At oral argument of this appeal we expressed our concern that the appellees' third amended stipulation might not adequately protect the shipowners from potential liability at the hands of third parties. Paragraph Six of the stipulation, as originally drafted, provided that the Coronas would not expose the shipowners to any liability in excess of $7.6 million as a result of any judgment entered in "the State Court action." Third Amended Stipulation at p 6 (emphasis added). This reference presumably included the Coronas' existing state court action against the appellant shipowners, but might not include the actions instituted against other parties or any other actions instituted after the submission of the stipulation. The appellees, with the permission of this Court, thereafter amended Paragraph Six. The appellees now stipulate that
in the event there is a judgment or recovery in any State Court actions in excess of $7,671,000 whether against the plaintiffs, or any other liable parties who may cross-claim or claim over against the plaintiffs, in no event will claimant Fran Corona, and Ana Corona, his wife seek to enforce said excess judgment or recovery insofar as same may expose plaintiffs to liability in excess of SEVEN MILLION SIX HUNDRED SEVENTY-ONE THOUSAND ($7,671,000.00) DOLLARS pending the adjudication of Limitation of Liability in the District Court.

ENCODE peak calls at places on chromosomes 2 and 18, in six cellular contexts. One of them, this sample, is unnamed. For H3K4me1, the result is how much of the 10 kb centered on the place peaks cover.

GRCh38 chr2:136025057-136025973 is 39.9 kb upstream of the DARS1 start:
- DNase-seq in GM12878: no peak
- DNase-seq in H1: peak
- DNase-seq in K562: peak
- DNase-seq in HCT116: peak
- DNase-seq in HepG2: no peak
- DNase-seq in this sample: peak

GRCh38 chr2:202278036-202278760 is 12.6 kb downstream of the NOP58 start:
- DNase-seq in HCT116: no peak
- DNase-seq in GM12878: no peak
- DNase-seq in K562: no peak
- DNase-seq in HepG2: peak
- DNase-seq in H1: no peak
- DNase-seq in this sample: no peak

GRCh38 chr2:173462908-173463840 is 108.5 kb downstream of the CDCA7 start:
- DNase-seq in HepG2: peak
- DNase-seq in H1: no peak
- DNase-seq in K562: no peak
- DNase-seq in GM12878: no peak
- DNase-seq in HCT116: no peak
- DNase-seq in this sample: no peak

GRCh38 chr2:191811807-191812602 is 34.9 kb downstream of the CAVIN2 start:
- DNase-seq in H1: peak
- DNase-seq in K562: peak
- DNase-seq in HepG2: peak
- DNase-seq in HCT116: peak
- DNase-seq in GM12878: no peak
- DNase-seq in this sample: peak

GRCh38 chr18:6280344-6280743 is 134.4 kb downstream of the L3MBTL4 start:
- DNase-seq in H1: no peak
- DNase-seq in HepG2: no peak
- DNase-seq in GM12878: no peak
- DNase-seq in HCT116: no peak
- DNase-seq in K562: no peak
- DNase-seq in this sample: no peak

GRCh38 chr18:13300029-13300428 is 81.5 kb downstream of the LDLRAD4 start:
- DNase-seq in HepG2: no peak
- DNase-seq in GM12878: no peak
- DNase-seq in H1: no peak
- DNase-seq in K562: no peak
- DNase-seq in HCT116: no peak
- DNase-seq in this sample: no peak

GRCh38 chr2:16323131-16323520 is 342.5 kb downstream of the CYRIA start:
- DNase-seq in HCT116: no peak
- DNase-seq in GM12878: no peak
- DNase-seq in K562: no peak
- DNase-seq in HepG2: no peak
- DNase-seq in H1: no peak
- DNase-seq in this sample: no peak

We believe that this amendment is significant in that it embodies the claimants' intention that the shipowners shall not, in any set of circumstances, be exposed to liability in excess of the limitation fund. Given this concession, we agree with the procedures employed by the district court. As long as the admiralty court can effectively ensure that a shipowner will not face liability in excess of the limitation fund, it must take all steps necessary to assure that claimants are allowed to pursue their common law remedies in accordance with the "saving to suitors" clause. As the Supreme Court has explained:
The Act is not one of immunity from liability but of limitation of it and we read no other privilege for the shipowner into its language over and above that granting him limited liability. In fact, the Congress not only created the limitation procedure for the primary purpose of apportioning the limitation fund among the claimants where that fund was inadequate to pay the claims in full, but it reserved to such suitors their common-law remedies. In view of this explicit mandate from the Congress the respondent must not be thwarted in her attempt to employ her common-law remedy in the state court where she may obtain trial by jury.
... [T]he shipowner, so long as his claim of limited liability is not jeopardized, is subject to all common-law remedies available against other parties in damage actions.
Lake Tankers, 354 U.S. at 152-53, 77 S.Ct. at 1272-73 (citations omitted).